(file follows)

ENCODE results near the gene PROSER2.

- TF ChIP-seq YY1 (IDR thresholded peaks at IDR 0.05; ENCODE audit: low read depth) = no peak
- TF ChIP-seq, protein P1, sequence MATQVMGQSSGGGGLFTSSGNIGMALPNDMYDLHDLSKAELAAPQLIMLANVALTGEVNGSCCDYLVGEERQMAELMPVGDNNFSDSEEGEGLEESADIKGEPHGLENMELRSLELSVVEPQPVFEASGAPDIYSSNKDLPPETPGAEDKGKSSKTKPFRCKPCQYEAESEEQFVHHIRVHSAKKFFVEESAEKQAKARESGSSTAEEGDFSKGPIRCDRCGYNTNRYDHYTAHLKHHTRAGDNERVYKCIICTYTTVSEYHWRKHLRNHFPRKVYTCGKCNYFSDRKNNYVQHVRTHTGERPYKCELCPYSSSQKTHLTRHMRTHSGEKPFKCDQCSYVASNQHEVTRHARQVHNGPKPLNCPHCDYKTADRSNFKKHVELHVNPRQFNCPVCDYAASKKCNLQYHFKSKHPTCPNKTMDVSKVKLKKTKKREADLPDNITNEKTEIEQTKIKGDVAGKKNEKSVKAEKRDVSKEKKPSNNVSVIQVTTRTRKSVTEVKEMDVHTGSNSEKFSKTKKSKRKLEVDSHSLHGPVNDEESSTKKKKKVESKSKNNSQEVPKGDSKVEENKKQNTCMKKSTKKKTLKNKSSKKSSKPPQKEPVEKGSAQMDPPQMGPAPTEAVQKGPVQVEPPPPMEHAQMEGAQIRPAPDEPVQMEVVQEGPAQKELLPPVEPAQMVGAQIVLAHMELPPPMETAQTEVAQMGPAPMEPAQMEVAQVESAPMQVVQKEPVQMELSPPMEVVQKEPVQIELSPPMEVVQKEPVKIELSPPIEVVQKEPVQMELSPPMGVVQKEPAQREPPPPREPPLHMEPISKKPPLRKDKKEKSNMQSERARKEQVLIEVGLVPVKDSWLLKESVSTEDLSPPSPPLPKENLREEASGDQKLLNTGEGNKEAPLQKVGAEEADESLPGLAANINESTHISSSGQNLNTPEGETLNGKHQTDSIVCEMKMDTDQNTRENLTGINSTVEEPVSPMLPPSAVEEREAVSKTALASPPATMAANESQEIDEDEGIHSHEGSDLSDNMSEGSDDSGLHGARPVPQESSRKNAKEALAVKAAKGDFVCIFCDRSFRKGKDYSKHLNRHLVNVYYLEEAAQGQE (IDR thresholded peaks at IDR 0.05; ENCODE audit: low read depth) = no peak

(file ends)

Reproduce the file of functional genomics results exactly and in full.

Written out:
ENCODE results near the gene PROSER2.

- TF ChIP-seq YY1 (IDR thresholded peaks at IDR 0.05; ENCODE audit: low read depth) = no peak
- TF ChIP-seq, protein P1, sequence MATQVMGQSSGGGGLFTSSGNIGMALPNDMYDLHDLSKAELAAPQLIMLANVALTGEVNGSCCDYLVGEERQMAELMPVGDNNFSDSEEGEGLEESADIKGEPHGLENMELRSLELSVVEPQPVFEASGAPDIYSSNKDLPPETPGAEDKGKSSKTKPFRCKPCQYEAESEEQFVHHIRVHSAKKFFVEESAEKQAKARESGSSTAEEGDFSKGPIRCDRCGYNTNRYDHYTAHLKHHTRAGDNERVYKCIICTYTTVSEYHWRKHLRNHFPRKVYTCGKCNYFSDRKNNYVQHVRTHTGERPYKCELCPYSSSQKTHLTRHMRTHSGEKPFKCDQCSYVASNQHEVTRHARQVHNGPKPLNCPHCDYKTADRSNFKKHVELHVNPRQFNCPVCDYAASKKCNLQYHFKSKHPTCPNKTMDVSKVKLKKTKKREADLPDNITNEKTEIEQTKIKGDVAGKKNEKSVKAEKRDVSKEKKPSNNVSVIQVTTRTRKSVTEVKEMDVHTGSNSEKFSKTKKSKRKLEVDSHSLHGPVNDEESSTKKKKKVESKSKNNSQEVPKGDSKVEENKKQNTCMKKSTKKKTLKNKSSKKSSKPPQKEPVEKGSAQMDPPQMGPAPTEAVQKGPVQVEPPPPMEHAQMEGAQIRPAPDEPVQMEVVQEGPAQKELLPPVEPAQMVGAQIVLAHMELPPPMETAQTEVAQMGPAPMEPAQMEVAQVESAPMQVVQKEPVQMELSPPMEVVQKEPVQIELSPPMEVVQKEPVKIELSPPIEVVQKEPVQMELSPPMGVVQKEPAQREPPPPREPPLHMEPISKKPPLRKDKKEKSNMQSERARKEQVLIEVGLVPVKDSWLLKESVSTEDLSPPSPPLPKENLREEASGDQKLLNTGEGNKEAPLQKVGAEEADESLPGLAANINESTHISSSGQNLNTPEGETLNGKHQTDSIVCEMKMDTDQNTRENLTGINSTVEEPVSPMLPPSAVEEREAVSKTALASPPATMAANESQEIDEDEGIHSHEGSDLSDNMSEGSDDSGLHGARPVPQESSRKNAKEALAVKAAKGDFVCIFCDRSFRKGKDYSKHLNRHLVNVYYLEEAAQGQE (IDR thresholded peaks at IDR 0.05; ENCODE audit: low read depth) = no peak